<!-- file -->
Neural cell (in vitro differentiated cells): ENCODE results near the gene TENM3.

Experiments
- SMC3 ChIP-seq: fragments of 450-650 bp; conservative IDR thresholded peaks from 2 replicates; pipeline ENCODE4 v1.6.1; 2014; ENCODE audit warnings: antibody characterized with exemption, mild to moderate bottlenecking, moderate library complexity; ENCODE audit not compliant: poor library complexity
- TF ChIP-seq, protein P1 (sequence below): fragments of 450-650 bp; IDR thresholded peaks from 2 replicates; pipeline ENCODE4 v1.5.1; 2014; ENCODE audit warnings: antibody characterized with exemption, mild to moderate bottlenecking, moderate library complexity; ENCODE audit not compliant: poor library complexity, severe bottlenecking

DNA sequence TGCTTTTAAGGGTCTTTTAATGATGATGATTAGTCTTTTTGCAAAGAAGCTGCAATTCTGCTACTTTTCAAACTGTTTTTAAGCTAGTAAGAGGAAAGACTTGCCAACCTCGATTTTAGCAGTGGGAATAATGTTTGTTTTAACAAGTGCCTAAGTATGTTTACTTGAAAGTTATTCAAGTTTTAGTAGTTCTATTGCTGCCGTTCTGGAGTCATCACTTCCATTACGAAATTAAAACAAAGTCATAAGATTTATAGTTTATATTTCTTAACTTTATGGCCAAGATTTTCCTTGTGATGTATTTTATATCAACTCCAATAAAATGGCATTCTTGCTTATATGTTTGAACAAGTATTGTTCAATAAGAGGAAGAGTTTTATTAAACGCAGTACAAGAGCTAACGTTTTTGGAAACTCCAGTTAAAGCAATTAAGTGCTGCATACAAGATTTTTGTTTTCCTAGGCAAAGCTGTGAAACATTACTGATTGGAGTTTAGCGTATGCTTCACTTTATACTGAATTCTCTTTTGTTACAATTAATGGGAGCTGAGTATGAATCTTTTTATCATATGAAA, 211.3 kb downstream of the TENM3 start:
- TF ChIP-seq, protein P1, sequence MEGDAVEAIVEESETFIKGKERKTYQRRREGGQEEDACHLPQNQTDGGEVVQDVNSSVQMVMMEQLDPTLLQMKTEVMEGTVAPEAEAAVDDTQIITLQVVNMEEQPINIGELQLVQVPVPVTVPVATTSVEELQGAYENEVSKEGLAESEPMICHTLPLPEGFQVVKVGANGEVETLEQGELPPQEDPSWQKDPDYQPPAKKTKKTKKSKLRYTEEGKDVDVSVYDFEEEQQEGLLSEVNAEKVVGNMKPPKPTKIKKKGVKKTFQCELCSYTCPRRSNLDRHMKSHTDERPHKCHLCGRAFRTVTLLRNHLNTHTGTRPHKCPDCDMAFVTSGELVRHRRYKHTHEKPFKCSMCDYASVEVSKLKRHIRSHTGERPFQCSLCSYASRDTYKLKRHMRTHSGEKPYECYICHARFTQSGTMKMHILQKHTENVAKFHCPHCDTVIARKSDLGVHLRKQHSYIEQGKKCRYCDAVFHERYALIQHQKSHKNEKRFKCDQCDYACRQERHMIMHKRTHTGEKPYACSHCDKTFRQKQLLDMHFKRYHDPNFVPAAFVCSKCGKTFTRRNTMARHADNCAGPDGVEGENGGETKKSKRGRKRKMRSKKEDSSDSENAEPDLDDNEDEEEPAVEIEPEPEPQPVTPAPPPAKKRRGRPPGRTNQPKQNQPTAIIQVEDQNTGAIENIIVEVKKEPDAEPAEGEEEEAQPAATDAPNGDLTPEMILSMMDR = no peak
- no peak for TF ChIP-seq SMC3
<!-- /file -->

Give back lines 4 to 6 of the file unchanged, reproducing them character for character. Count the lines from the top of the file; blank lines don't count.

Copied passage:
- TF ChIP-seq, protein P1 (sequence below): fragments of 450-650 bp; IDR thresholded peaks from 2 replicates; pipeline ENCODE4 v1.5.1; 2014; ENCODE audit warnings: antibody characterized with exemption, mild to moderate bottlenecking, moderate library complexity; ENCODE audit not compliant: poor library complexity, severe bottlenecking

DNA sequence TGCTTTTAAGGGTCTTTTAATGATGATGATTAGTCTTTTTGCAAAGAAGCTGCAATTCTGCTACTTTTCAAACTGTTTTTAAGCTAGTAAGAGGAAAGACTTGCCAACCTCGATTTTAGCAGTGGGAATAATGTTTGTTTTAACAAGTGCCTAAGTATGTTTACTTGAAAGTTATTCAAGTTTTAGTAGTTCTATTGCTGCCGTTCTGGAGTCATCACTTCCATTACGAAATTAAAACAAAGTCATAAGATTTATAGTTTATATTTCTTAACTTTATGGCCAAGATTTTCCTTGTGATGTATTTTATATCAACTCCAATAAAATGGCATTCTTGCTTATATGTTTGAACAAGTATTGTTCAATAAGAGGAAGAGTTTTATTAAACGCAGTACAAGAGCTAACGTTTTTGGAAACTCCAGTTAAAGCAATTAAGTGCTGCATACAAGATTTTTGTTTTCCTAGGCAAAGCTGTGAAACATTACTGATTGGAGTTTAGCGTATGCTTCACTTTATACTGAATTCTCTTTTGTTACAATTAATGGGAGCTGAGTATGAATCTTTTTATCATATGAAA, 211.3 kb downstream of the TENM3 start:
- TF ChIP-seq, protein P1, sequence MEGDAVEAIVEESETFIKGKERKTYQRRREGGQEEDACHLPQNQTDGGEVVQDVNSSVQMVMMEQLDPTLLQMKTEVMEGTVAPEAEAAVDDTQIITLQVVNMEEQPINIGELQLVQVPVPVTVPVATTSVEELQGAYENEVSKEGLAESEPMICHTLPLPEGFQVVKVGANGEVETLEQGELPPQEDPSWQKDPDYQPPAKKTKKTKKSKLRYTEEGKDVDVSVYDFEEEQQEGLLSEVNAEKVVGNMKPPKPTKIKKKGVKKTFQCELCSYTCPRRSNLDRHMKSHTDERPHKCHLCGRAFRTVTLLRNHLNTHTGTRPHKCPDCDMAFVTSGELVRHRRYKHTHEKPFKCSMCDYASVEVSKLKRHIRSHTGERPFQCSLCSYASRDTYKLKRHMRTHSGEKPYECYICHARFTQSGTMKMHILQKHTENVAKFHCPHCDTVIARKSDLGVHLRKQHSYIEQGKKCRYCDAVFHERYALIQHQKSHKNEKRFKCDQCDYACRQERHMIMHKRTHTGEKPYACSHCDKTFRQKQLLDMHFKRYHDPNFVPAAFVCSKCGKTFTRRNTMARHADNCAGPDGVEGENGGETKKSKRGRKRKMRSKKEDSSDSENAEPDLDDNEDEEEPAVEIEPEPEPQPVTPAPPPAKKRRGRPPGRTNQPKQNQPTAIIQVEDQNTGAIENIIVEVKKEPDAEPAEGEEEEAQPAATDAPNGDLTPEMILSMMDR = no peak